Wednesday 10 October 2012

Ibn Nahwi and Qasidah al-Munfarijah

About Sufi Master Sidi Ibn al-Nahwi famous for Qasidah al-Munfarijah
The Poem of Relief -recited against Oppressors

Sidi Abul Fadl ibn Nahwi (d. 513/1098)
The great Sufi Shaykh Sidi Ibn Nahwi keep good company with young Sidi Ali ibn Harzihim-(Ghazalian in tariqah) Later Sidi Ali ibn Harzihim become the Sufi master of Sidi Abu Madyan Ghawth-(Sidi Abu Maydan was the Sufi master of the Great Qutb Sidi Ibn Mashish, Sidi Ibn Mashish was the Sufi master of the greatest Qutb Imam Shadhili). 

The grandson of Sidi Ali ibn Harzihim, The Sufi master Sidi Mohammed ibn Harazem, was the Sufi master that educated the young Imam Shadhili and started his journey sufi to seek the 'Spiritual Pole of the Time-'Qutb az-Zaman' who was Imam Shadhili's Master, the Great Al-Qutb Sidi Ibn Mashish

Qasidah Munfarijah- is sung along side the other Famous Dua 'The Prayer of the Oppressed'-al-Du’a al-Nasiri by Sidi Ibn Nasir.

An important associate of Sidi Ali ibn Harzihim (d. 559/1164) in Fez was a legist and a teacher of usul al-fiqh named Sidi Abul Fadl Yusuf ibn Mohammed ibn Yusuf at-Tutri at-Tilimsani, know with Ibn Nahwi. Originally from the tribe of Tutra near al- Qayrawan, Ibn Nahwi lived for a time in the caravan centre of Sijilmasa and then moved to Fez, from which he was eventually expelled by the city's Almoravid governor. After being exiled from his adopted home, he settled Qal'at Bani Hammad, where he died in 513/1098. 

His main teachers are Sidi Abul Hassan Ali al-Lakhmi, Sidi Abu Abdellah Mohammed al-Maziri, Sidi Abu Abdellah Mohammed Ibn ar-Rammama, Sidi Abu Zakariyya Shaqratisi, and Sidi Abdelljalil ar-Rab'i. Ibn Nahwi advocated an usul-based prioritisation of the texts that formed the basis that for juridical decision-making. According to this method, each mujtahid, an interpreter if Islamic law, had to search for the answer of a juridical problem (mas'ala) in the Quran or the hadith. If these sources were not sufficient, he could then consult the traditions of the Prophet's Companions and others among as-salaf salih. Only when these primary sources failed to provide guidance could the mujtahid resort to the traditional guidance of his legal school or his own reasoning.

Because of his fondness for the usul method, Ibn Nahwi shared with Ibn Harzihim a preference for al-Ghazali's Ihya' ulum ad-din. His devotion to this work was so great that he had it copied in thirty sections of equal length, so that he could read a section each evening in the month of Ramadan. He particularly agreed with al-Ghazali's emphasis on the Quranic verse commanding Muslims to "enjoy the good and forbid the bad" (amr bil ma'ruf wa nahy 'ani al-munkar), an attitude that allied him with the Almohad Sidi Mohammed al-Mahdi ibn Tumart (d. 524/1130), who was similarly expelled from Fez for preaching his doctrine. 

At-Tadili reports that Ibn Nahwi even went so far to write a letter to the Sultan disputing the order to burn the Ihya'. When sympathetic jurists in Fez informed him that Ali ibn Yusuf had ordered the Sufis to publicly swear that they did not possess any copies of the condemned book, he issued a fatwa in which he claimed that the Sultan's command was not legally binding. By asserting that Ali ibn Yusuf's order did not reflect the unanimous opinion (ijma') of the ulama, he was treading on a dangerous ground, for his fatwa implied that the Sultan's decree was fasid, illegitimate.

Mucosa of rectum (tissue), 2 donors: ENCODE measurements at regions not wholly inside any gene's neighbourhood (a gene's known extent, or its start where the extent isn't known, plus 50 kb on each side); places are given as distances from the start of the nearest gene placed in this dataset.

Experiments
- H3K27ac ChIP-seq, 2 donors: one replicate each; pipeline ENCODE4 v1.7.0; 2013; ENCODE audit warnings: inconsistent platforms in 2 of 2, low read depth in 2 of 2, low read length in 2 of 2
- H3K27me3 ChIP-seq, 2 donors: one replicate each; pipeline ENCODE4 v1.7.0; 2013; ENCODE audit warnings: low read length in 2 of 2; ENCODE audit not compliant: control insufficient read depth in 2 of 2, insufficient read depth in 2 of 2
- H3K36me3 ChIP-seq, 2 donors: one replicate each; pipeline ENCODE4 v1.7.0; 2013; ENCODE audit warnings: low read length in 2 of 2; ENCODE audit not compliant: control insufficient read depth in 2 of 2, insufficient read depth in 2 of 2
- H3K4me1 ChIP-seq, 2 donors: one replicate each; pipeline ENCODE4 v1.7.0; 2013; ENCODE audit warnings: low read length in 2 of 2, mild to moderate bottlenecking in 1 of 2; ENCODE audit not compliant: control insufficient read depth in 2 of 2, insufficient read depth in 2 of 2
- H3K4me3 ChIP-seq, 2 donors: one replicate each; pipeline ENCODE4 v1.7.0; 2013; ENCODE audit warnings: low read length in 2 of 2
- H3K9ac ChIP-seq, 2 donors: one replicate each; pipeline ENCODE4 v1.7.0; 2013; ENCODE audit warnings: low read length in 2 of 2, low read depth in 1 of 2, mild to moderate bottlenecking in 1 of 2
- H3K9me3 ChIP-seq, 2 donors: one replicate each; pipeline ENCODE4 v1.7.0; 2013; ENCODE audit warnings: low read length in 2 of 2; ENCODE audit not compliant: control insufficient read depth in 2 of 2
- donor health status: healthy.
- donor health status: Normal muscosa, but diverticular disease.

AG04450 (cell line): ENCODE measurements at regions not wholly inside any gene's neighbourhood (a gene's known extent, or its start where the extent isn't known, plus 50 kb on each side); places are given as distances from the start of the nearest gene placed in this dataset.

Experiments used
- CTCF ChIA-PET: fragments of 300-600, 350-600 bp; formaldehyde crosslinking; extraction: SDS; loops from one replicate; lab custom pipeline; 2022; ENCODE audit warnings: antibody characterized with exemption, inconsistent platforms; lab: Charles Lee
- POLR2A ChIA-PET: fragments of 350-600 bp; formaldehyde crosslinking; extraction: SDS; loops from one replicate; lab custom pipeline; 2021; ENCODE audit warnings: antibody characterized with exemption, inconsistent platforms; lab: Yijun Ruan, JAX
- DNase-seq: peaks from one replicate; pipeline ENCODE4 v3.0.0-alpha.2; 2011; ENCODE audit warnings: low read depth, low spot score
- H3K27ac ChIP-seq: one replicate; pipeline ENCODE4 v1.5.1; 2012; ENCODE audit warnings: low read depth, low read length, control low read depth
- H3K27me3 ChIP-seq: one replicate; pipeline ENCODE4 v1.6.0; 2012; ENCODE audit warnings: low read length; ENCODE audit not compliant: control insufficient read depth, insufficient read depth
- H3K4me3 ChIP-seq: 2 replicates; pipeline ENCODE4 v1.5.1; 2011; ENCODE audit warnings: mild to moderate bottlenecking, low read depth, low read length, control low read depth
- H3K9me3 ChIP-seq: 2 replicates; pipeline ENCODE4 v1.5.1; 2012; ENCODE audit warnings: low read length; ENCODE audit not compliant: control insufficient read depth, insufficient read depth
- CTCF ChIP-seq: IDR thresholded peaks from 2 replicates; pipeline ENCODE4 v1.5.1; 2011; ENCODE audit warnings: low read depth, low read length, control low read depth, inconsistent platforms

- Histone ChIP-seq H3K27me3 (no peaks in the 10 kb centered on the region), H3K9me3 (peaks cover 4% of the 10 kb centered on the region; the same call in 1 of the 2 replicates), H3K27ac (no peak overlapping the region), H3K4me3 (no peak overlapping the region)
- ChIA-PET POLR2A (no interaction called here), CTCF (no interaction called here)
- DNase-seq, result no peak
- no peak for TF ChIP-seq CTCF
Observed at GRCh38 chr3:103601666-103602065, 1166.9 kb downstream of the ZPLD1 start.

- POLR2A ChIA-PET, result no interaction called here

This isolation felt by Ibn Nahwi as the proponent of an innovative doctrine is unreceptive environment is poignantly evoked in the following lines of poetry,
I Have fallen among those who have religion without manners,
And those who have manners [but are] devoid of religion
I have fallen among them—an isolated species—alone,
Like the verse of Hassan in the compendium of Sahnoun

Ibn Nahwi was not content, however, with writing bitter lines of poetry. He actively promoted the teaching of usul throughout Morocco and spoke out against the injustices that, in his opinion, arose from a lack of concern for the Prophetic Sunna. Even his opponents accorded him a reluctant respect for his persistence and stubbornly held convictions. A common saying in the twelfth-century Fez was: "I seek refuge in God from the curse of Ibn Nahwi!" to illustrate the truth of this saying, at-Tadili reports that when Ibn Nahwi lived in Sijilmasa he stayed at a certain mosque, where he taught usul al-fiqh. 

One day an official notary ('adil) passed by the door to the mosque and asked, "What is the discipline that this person is teaching?" When told that Ibn Nahwi was conducting lessons on the scripturally passed sources of jurisprudence, the notary, who followed only the early unreformed-Maliki tradition, replied derisively, "How is this one allowed to teach us subjects we do not know of?" and ordered the Shaykh to be thrown out of the mosque. Before leaving, Ibn Nahwi rose to his feet and said to his tormentor, "You killed knowledge. Now God will kill you in this very place!" The next day, when the man went to the mosque in order to notarise a marriage contract, he was killed by a tribesman whose clan was feuding with his own.

Ibn Nahwi is best remembered for his poem named al-Munfarija, a quite popular supplication in verse (jimiyya), which substituted the Munfarija of al-Ghazali and defeated the one of the Qadiri master Sidi Mohammed Ibn Yajbash at-Tazi (d. 920/1505). Al-Munfarija was welcomed by the masses as well as by the Sufis of Morocco who turned it a piece of supplication and invocation in their lodgings. Many ulama and Sufis in the Arab world wrote commentaries on al-Munfarija, from whom we mention Sidi Abul Abbas Naqwasi, Sidi Zakariyya al-Ansari, and Sidi Ahmed ibn Ajiba Hassani (d. 1224/1809).

most of the text taken from

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